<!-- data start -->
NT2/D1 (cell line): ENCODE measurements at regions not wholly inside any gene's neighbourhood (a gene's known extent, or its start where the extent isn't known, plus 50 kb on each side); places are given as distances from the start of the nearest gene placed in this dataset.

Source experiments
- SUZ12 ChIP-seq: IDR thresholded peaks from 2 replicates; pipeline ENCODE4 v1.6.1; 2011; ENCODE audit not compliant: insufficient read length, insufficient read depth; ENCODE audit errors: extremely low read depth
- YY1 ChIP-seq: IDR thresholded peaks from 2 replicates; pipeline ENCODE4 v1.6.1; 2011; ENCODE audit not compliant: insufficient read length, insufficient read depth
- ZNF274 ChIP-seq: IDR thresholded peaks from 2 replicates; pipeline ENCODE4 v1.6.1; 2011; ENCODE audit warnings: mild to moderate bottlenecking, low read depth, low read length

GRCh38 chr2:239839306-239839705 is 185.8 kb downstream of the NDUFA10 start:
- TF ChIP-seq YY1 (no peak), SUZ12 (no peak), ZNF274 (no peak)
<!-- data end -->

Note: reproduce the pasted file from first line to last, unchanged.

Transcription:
NT2/D1 (cell line): ENCODE measurements at regions not wholly inside any gene's neighbourhood (a gene's known extent, or its start where the extent isn't known, plus 50 kb on each side); places are given as distances from the start of the nearest gene placed in this dataset.

Source experiments
- SUZ12 ChIP-seq: IDR thresholded peaks from 2 replicates; pipeline ENCODE4 v1.6.1; 2011; ENCODE audit not compliant: insufficient read length, insufficient read depth; ENCODE audit errors: extremely low read depth
- YY1 ChIP-seq: IDR thresholded peaks from 2 replicates; pipeline ENCODE4 v1.6.1; 2011; ENCODE audit not compliant: insufficient read length, insufficient read depth
- ZNF274 ChIP-seq: IDR thresholded peaks from 2 replicates; pipeline ENCODE4 v1.6.1; 2011; ENCODE audit warnings: mild to moderate bottlenecking, low read depth, low read length

GRCh38 chr2:239839306-239839705 is 185.8 kb downstream of the NDUFA10 start:
- TF ChIP-seq YY1 (no peak), SUZ12 (no peak), ZNF274 (no peak)